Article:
Earthquake Survivors And Depression Development: A Case Study Of 12 Years Later Ziarat Earthquake, Balochistan

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Abdul Raheem , Dr. Ghulam Murtaza , Dr. Muhammad Ashraf , Prof. Dr. Syed Ainuddin , Jamil ur Rehman Babar , Jamal ul ddin , Syed AzizUddin Agha , Abdul Malik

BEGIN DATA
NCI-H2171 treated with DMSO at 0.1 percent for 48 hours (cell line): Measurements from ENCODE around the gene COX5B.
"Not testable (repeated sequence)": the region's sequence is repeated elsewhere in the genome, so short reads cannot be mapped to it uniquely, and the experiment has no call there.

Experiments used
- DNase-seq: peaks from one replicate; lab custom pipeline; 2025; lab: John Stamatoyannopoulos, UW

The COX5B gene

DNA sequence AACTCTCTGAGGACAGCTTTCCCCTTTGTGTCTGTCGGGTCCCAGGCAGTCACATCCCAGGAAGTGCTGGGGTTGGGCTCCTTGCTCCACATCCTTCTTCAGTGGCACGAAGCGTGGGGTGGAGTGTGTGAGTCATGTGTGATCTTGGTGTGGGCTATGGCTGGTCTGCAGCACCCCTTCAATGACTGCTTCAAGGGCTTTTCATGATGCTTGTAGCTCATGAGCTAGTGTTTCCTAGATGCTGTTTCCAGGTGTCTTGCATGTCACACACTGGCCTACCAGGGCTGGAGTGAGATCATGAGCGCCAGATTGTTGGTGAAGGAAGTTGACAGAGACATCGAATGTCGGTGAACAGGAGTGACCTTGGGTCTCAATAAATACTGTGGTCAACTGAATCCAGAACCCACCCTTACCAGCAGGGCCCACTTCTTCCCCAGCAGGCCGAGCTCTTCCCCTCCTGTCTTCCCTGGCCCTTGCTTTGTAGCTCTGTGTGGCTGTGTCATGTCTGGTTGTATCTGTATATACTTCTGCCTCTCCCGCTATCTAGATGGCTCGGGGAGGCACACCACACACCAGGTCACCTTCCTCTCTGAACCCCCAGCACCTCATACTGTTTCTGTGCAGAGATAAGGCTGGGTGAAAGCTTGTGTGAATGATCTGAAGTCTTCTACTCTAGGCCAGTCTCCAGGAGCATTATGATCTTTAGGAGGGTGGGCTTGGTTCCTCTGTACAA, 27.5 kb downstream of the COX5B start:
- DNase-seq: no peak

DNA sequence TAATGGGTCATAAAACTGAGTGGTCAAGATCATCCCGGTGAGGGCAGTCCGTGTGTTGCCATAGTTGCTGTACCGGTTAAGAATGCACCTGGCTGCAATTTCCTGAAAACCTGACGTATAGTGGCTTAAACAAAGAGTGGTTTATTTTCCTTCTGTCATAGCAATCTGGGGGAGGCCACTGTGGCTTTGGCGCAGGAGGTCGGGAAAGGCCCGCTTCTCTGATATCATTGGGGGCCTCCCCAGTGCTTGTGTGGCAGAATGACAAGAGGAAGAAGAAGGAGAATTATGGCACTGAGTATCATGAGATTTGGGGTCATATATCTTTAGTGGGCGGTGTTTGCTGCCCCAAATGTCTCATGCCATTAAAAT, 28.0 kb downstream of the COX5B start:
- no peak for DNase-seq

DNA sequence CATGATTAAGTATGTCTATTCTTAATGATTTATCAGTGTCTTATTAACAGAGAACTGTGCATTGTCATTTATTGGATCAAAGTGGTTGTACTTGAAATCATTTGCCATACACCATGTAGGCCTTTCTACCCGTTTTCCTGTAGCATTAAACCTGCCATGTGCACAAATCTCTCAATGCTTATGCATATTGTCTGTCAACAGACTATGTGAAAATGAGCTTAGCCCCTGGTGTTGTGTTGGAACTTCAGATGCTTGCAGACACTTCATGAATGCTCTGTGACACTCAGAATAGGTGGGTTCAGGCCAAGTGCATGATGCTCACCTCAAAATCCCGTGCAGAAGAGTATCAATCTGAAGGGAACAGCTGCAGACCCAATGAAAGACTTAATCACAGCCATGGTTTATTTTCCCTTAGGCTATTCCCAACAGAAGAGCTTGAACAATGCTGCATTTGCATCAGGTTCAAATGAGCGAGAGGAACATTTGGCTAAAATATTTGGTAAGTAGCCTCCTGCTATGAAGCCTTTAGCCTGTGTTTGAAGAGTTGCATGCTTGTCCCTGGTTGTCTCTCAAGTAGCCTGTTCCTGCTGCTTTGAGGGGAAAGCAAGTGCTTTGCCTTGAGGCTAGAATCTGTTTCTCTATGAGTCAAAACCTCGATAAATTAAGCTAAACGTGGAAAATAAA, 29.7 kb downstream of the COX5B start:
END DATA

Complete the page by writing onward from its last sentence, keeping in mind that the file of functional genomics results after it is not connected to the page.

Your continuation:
Earthquakes trigger significant psychological impairments in various areas of human development. Studies indicate that exposure to earthquakes enhances psychological disorders, particularly depressive risks. The study’s prime objectives are to screen individuals with depression and to see an association between earthquake and depression after 12 years of disaster. The total sample size is 1140 using cluster sampling. The outcome variable depression is screened using the BDI-II cut-off scores. X2 test is used to compare participants’ characteristics for all categorical variables and the Kruskal-Wallis test the ANOVA (One-Way Analysis of Variance) is used for scale variables in this study. To see an association between current depression and an individual’s earthquake experience with not having experienced an earthquake as a reference group, logistic regression is employed. In this study, all the tests follow two-sided statistical tests, and inferences with a P < 0.05 have ultimately been accounted statistically significant. Analyses of the study are performed in IBM SPSS statistics 25. Using (CI) confidence interval (95%) and odds ratios (ORs) for earthquake experience and depression association are used, at the time of the earthquake, the results after adjustment for age, gender, income, education, smoking status, drinking, and residence at Ziarat from one to two years after the tremor show that depression risk in the bereaved subgroup is 2.72 times (OR 2.72, CI 95%. 1.20-6.47) higher than that in the group having no experience of an earthquake. nevertheless, there is not reported any statistically significant linkage in the non-bereaved group of earthquake experience. Strengthening the social cohesion of communities may lead to quick recovery from traumatic events. Policymakers and Professional clinicians in the public health domain need to prioritize additional early social support to disasters survivors to reduce mental health problems, particularly in the earthquake-hit areas.

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